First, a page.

Havana is a city finely attuned to its past, its anguishes, its ruins, and its soaring spirit. Nothing speaks better of this than the city’s historical center – Habana Vieja (Old Havana), a place that has been ravaged by time, unscathed by sprawling modern urban development, and is being carefully burnished back into the most radiant jewel in the Caribbean.

Over the last decade the Office of the Havana City Historian has accelerated a campaign to preserve the historic center's truly amazing and illustrious architectural and historical heritage.

Declared a UNESCO world heritage site in 1982, Old Havana is home to 900-odd historical buildings from the baroque to the neoclassical, museums to churches to Cuban courtyard mansions. You'll walk arcades, and gaze at balconies, that date from the 16th to 19th centuries. The heart of the old city is the iconic Calle Obispo, neatly lined art galleries, shops, music venues, paladars, connecting Havana’s promenade, Plaza de Armas to the Parque Central. The area’s other prominent plazas – Plaza de San Francisco, Plaza Vieja, Plaza de la Catedral – are all part of the most striking urban tableau in the Caribbean.

It’s only natural that tourists are enthralled by the old city's charm, and refreshed by its colors, plazas, colonial architecture, 16th century fortress, lively street lives, and endless salsa dancing.

But beyond that, and behind the curvaceous waterfront known as the Malecón, Old Havana’s dust, dirt and mud have blended into locals’ daily existence. There is an unmistakable pride in Cuban’s eyes everywhere you look. From dilapidated buildings that seem to be frozen in collapse, people crane their necks out, gazing upon, joining in, and bringing spirit to life on the street. Identity is shaped by centuries of colonial rule, decades of revolution, and constant hope for continued progress. Life moves forward, in dignity and purpose, even in the most listless-looking buildings. This is the essence of Havana.

Where to eat: Doña Eutimia, El Templete, O’Reilly 304, Nazdarovie, La Dominica, Café del Oriente, Cervecería Antiguo Almacen de la Madera y el Tabaco
Where to stay: Hotel Conde de Villanueva, San Felipe y Santiago de Bejucal Hotel Santa Isabel
Where to drink: O’Reilly 304 bar, El Floridita, La Bodeguita del Medi
Coffee break: Café El Escorial, Bianchini

July 21st, 2015
By Havana Insider

Video: A Visit To Havana Barber Shop

Like many things in Havana, getting a shave is like stepping into a time-machine. While I was in Havana attending the Habano Cigar Festival in February, I couldn't resist stopping by a local barbershop. Where else in the world can you get a shave and smoke a cigar at the same time? Now that's what I call “the good old days.”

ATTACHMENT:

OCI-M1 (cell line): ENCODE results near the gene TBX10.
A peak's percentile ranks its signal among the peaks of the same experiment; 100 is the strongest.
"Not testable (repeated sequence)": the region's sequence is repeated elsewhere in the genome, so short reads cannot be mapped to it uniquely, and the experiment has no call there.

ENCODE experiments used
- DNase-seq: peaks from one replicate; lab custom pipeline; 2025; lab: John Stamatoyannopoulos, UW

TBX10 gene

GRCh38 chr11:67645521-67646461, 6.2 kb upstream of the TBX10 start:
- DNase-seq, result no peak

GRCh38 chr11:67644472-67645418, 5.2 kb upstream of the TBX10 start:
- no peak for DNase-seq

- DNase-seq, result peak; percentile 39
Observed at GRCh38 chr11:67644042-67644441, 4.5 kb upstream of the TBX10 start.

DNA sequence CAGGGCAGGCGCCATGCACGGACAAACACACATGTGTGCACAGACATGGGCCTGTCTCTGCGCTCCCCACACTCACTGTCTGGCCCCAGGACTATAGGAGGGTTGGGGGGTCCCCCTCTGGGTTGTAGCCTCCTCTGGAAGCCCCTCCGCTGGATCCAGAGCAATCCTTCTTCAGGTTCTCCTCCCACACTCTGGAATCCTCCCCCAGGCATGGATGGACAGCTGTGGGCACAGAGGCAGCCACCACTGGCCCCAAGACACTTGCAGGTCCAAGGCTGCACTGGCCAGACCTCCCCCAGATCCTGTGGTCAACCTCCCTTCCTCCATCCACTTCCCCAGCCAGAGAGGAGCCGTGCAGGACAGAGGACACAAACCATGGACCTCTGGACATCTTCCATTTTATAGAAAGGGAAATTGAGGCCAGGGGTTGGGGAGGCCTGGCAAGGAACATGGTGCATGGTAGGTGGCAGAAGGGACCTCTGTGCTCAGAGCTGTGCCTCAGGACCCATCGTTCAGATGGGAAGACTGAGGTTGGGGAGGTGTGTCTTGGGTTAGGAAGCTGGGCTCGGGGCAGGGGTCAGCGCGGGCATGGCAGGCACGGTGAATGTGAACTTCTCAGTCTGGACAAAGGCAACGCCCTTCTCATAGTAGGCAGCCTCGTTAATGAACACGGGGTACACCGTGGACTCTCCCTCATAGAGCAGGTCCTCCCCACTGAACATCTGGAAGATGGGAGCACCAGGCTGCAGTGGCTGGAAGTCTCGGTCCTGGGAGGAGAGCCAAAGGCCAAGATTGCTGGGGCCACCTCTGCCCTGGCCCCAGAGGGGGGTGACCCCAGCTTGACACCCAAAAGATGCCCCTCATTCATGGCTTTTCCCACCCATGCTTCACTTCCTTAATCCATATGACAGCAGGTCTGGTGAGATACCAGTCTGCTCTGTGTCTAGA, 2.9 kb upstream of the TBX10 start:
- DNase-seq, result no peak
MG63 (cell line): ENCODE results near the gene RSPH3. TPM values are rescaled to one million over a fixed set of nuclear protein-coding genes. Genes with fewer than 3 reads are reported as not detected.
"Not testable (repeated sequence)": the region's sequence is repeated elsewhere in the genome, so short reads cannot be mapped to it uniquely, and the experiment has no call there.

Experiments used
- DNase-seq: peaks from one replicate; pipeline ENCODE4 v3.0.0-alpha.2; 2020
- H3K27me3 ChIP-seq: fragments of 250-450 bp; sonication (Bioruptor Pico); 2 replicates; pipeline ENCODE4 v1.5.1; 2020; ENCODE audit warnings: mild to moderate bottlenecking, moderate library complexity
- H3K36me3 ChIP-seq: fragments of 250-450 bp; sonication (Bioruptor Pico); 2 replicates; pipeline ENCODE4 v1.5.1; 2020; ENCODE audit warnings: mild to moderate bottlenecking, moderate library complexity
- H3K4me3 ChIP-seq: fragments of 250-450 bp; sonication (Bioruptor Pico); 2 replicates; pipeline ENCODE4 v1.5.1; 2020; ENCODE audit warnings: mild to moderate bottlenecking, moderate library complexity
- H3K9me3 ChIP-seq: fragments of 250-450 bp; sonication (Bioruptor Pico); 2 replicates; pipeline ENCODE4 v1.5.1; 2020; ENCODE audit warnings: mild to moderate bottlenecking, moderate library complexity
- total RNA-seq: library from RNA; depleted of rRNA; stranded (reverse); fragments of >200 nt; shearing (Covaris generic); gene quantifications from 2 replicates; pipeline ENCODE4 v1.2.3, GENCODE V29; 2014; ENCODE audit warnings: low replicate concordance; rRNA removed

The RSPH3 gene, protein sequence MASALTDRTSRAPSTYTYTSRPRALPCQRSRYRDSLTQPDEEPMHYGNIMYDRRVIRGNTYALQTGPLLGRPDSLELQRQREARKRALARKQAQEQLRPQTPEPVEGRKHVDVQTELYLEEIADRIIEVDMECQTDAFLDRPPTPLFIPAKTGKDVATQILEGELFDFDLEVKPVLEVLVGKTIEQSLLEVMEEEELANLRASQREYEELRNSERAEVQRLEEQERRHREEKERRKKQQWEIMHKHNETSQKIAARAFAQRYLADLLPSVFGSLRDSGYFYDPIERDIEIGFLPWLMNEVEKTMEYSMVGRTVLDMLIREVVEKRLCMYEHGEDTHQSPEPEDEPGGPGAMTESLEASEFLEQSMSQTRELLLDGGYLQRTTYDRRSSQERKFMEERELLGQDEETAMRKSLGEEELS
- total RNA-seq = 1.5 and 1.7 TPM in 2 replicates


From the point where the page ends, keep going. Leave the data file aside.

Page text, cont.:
July 21st, 2015
By Havana Insider

Museo del Ron Havana Club

This is a stop that visitors to Cuba have to make. Otherwise, what’s the point of visiting a country that is famous for its national drink - rum? Opened in 2000 by the country’s most famous rum brand Havana Club, the museum uses visuals and models to guide visitors through the whole rum-making process, from harvesting at sugarcane plantations to the final bottling process.
July 21st, 2015
By Havana Insider

El Floridita

El Floridita is an institution in Havana for its daiquiri and its association with the towering literary figure Ernest Hemingway.
July 21st, 2015
By Havana Insider

Hotel Conde Villanueva

The former residence of Count Villanueva was turned into a courtyard-style boutique hotel in Old Havana in 1998. One of the 20-odd hotels run by the city’s hotel brand Habaguanex, the nine-room hotel has a red façade that opens up to a lush courtyard. A café is hidden in the back of the courtyard, where free-roaming birds and peacocks amble lazily. The lobby and reception are well furbished and the front desk staff are more than willing to provide suggestions for visiting Old Havana.
July 21st, 2015
By Havana Insider

Café del Oriente: Best Burger

This is one of the most upscale restaurants in Havana, located in Plaza de San Francisco in Habana Vieja (the very professional and jacketed waiters traded off-street salsa with classic live piano performance). The decor is striking and grandiose; you'll regret it if you dress down.
July 21st, 2015
By Havana Insider

Plaza de Armas

This is the oldest square among Old Havana’s five squares built in the early 16th century. Plaza de Armas, was originally known as Plaza de la Iglesia.
July 21st, 2015
By Havana Insider

Plaza Vieja

Originally known as Plaza Nueva, meaning “new square” in English, Plaza Vieja was constructed in 1559, and was considered Havana’s...
July 21st, 2015
By Havana Insider

French-style bakery in Havana

French-style bakery is still a new concept in Havana, and you’d be surprised by how some local bakeries can turn out jaw-dropping, hard-as-a-rock chocolate muffins. Bianchini is in a class of its own, a bakery-cum-café that first opened near Plaza de Sanfrancisco over ten years ago.
July 21st, 2015
By Havana Insider

Café El Escorial: Best Coffee In Havana

Café El Escorial is the closest thing Havana has to Starbucks, minus the takeout services. If you insist, bring along your own mug or even a Ziploc bag (like Cubans do) for a café con leche, the holy grail at this quaint café shop on Plaza Vieja, for only $1.2 CUC!
July 21st, 2015
By Havana Insider

Castillo del Morro

Castillo del Morro (Morro Castle), short for Castillo de los Tres Reyes del Morro, standing at the mouth of Havana Bay, is an iconic landmark in Havana.